Digital skills - essential in sewing up the future

15th Nov 2016

If there were any doubt that digital skills have become a requirement in every business sector, look no further than fashion. 
On the face of it, this industry remains a bastion of “old-fashioned” (excuse the pun) skills and technology, where for centuries designers and tailors worked with little more than fabric and thread, pen and paper. 

Yet, when you think about it, it seems bizarre that fashion would eschew the benefits that digital technology has brought to so many other industries. After all, couturiers aren’t that different from other manufacturers: they design things; they make them; and they sell them. Why would the world of fashion not benefit as much from technologies such as computer-aided design (CAD) and digital marketing as, say, an aerospace manufacturer or a supermarket?

The fact is that digital’s impact on fashion goes far, far further than wearable technology, and those entering the industry on both the design and retail side will need to master a range of digital skills in order to turn their passion for fashion into a successful career.

Mastering the skills

The growing necessity of mastering digital skills is the reason why Experian has been working with the Fashion Retail Academy (FRA) to create a brand new digital hub in the Academy’s home in Fitzrovia. The FRA is a London-based college which delivers unique and contemporary educational experience with a range of vocational and work-oriented courses, and it clearly understands how technology is changing the industry.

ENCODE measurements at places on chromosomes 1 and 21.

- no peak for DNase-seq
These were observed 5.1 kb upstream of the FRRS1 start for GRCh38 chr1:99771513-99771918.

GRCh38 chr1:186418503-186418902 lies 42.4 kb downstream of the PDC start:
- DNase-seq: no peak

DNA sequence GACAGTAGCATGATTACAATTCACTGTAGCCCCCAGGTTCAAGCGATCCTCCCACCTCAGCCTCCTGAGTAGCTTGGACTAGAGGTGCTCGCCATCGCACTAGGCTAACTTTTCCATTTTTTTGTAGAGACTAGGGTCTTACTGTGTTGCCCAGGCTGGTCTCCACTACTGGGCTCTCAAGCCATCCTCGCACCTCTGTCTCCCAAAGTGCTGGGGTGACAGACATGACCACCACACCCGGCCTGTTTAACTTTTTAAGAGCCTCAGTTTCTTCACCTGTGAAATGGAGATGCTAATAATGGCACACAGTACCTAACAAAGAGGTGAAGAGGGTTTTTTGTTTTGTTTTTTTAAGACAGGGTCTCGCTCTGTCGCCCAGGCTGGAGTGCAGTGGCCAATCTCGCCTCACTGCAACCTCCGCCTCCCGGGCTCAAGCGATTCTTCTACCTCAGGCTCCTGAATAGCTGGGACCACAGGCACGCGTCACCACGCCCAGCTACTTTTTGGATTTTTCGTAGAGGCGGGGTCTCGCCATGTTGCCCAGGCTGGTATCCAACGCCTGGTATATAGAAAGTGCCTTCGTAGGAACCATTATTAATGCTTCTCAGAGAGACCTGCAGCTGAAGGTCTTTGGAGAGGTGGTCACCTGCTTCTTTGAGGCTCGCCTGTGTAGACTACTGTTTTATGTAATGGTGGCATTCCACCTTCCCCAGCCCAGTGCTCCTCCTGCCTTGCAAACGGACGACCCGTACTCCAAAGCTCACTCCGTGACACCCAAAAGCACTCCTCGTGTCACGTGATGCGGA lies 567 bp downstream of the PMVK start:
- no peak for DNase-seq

Even if clothes designers prefer to stick to traditional creative methods – and no doubt many feel that technology interferes with the intimate, tactile relationship we have with fabrics and clothing – they still need to market and sell their creations. That’s why the FRA will be providing courses in a full range of digital skills that encompasses everything from programmatic advertising to “visual merchandising” – and a whole lot more besides.

If fashion is not immune from the relentless march of technology, it really shows that no industry can hope to remain untouched by new developments in digital. But this leaves us in a quandary, because the UK – along with pretty much every other economy – faces a severe shortfall in digital skills. 

The challenges faced

Earlier this year the influential House of Commons Science and Technology Committee reported that 12.6 million adults lack basic digital skills, while also pointing to a severe shortfall in the number of computer science teachers in schools.

One of the biggest strategic challenges for UK PLC is how to equip our young people with the skills they need to succeed in their chosen careers. As we have seen with the FRA, industry bodies have a really important to play in helping people to develop their digital abilities, as do technology companies who, naturally, are at the cutting edge of digital developments.

It’s not difficult to see how, in a few years, digital skills will be a pre-requisite for pretty much any job, from hi-tech manufacturing to the shop floor. How we equip the next generation of workers with these skills is the question that every industry sector needs to answer. Yet if an industry like fashion, which remains based on millennia-old technologies such as scissors and sewing, can embrace the very latest digital technologies, there is no reason why we all can’t follow suit.

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